With the last paragraph in mind, the IRS has created a system of determining what kinds of returns are likely to have errors that will produce audit revenue most effectively. They protect the secrecy of the criteria for choosing their audit picks very carefully, and I would deem it impossible to get ahold of that information. There are some items that are generally known to increase your chance of audit. For example, Schedule C (the form for self-employed individuals) is the most audited form in the history of the IRS. If you have $100,000 in GROSS income on a schedule C, you have a much higher probability than your neighbor who has a similar income as you but works for someone else. There are many reasons to incorporate a small business, but audit risk is one very good one. If you incorporate and have the same income, you are tossed into the audit pool with the big corporations. Compared to the Fortune 500 corporations your income suddenly seems like nothing at all! Now, let the taxpayer beware… before you incorporate you should contact a professional to make sure it’s a good idea for your specific circumstances. There are many good reasons NOT to incorporate, and I’m only suggesting ONE idea in this short article. This is not a sale’s pitch either… we do NOT assist with incorporating a business as that is not what we do. We fix tax problems and we prepare taxes. We hope to keep people on track and doing it right, so incorporations and such is not what we do.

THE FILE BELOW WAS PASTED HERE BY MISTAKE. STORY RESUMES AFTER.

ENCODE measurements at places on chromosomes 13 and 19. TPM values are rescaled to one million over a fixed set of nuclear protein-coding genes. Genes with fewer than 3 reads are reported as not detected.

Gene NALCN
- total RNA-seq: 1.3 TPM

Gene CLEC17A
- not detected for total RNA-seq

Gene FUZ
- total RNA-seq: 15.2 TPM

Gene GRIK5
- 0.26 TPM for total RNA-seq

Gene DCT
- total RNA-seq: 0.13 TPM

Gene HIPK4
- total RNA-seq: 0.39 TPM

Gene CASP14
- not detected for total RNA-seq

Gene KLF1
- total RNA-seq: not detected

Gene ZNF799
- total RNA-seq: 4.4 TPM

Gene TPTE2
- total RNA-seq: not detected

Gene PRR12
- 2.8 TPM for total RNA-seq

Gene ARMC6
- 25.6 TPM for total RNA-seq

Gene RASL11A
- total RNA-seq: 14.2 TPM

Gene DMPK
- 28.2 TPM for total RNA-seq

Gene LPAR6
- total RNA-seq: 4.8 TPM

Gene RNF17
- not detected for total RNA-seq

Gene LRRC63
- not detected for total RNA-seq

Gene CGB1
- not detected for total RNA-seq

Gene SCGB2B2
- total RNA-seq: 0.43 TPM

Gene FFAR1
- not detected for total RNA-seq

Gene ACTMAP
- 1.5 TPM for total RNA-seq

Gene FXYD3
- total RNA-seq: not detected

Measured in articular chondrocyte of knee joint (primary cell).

As mentioned in the first paragraph, this audit must be accomplished within 3 years of filing a tax return. It can be increased to 6 years if there are large mistakes, and it can be increased indefinitely if they find fraudulent items.
Additionally, there is no limit to the amount of time they have if you haven’t filed a tax return. The 3 year statute for auditing a tax return starts on the day the return has been properly filed with the IRS. If you haven’t filed, that 3 year period doesn’t ever start and thus, the IRS has forever.
If you haven’t filed yet, you may want to consider reading the section on procrastinators. There is some great information there as to how to get back into the system and how long you have to file a return if you may have a refund!